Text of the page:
Aside from being noted by some, including ex-Satanist Schreck, as a sort of allegory for the birth of the Age of Satan (or what Thelemites like Anger describe as the Aeon of Horus), Rosemary’s Baby is also (in)famous for supposedly being a cursed movie, namely due to the Manson Family brutally murdering auteur Polanski’s pregnant wife Sharon Tate and unborn child. Aside from that, the film’s Polish musical composer Krzysztof Komeda died in 1969 of more or less the same illness (haematoma of the brain) that the film's character Hutch died after having a spell put on him by the Satanists. Of course, Mia Farrow’s entire post-Rosemary’s Baby life seems to be at least somewhat cursed in various ways. Indeed, aside from the fact that she was married to a purported pedo and had a sick brother that was a convicted gay child molester, Farrow, whose then-hubby Frank Sinatra notably divorced her because she refused to quit Polanski’s film, would later star in a number of rip-off films ranging from Richard Loncraine’s virtually totally unknown UK-Canadian production The Haunting of Julia (1977) aka Full Circle to the dreadful The Omen (2006) remake where she demonstrates a nasty knack for unintentional self-parody. While in Rosemary’s Baby Farrow seems like a genuinely pure and virgin-like beauty that is no match for a coven of evil conniving witches, Farrow would go on to seem like the archetypical psychologically decrepitude white liberal pseudo-intellectual whack-job, hence her dubious marriage to a patently pathetic physical specimen like neurotic Hebraic dork Woody Allen.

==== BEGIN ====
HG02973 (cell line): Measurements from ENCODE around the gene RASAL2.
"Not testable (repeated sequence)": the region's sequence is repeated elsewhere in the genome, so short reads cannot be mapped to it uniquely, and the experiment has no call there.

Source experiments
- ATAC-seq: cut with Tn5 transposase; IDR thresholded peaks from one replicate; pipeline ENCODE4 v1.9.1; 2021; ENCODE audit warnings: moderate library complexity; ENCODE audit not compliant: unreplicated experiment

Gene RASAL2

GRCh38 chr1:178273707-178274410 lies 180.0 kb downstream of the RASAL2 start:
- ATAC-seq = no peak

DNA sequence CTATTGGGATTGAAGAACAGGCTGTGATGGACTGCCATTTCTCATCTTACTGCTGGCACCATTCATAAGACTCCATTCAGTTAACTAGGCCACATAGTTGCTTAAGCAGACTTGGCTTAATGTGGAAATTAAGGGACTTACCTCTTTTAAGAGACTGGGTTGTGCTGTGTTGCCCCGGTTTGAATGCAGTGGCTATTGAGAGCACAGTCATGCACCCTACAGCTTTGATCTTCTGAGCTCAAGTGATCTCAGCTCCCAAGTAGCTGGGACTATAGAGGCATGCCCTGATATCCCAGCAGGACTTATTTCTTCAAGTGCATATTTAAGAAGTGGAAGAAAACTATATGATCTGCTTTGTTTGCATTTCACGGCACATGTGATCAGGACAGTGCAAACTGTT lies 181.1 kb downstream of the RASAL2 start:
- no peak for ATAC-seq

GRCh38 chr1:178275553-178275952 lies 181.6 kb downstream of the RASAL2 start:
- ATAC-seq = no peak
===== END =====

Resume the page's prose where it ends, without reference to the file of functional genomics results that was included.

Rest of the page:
Undoubtedly, if I were to pick a song that I believe best sums up the spirit of seemingly accursed auteur Roman Polanski and his films, especially Rosemary’s Baby, The Fearless Vampire Killers (1967), and The Ninth Gate (1999)—all cinematic works where evil prevails in the end—it would be “Sympathy for the Devil” by the Rolling Stones, even if it is not exactly the sort of song that he would use in one of his films. Indeed, while Polanski’s films reveal that he has extremely pessimistic existentialist tendencies, they also demonstrate that, at least allegorically speaking, he has no problem sympathizing with the plight of Satan, but I guess one would not expect anything less from a Polish Jew that personally witnessed the worst of the Kraków Ghetto as a child and whose mother died in Auschwitz concentration camp, not to mention the fact that he was forced against his will to pose as a Roman Catholic lest her be found out as a Jew and sent to a concentration camp like both  of his parents. Of course, not unlike Satan in Rosemary’s Baby, Jewish outsider Polanski impregnated a blonde Aryan beauty, thus making the murder of said blonde Aryan beauty and the dead half-Jewish fetus seem all the more bizarre on retrospect, as if the auteur had been punished by god for his bold cinematic sins. As someone that is not particularly religious, I somehow find the bizarre metaphysical implications of Rosemary’s Baby to be surprisingly intriguing, especially considering that even a carny huckster like William Castle—a man that thrived like no other in terms of being a shameless cinematic smut-peddler—felt severe guilt in regard to producing the film, even writing when his hit satanic flick was receiving Academy Awards, “All my life I had yearned for the applause, approval and recognition of my peers and when the awards were being passed out, I no longer cared. I was at home, very frightened of ROSEMARY’S BABY.”  On top of feeling guilty about the spiritual influence of the film, Castle also suffered kidney failure shortly after it was released.  To Castle's credit, the horror films that he personally directed like The Tingler (1959) and even his swansong Shanks (1974) are fun and hokey with cartoonish depicts of good and evil and surely not works that celebrate Satan, so it almost seems sickly absurd that he was involved with producing a film that is nothing short of Satanic cinema par excellence.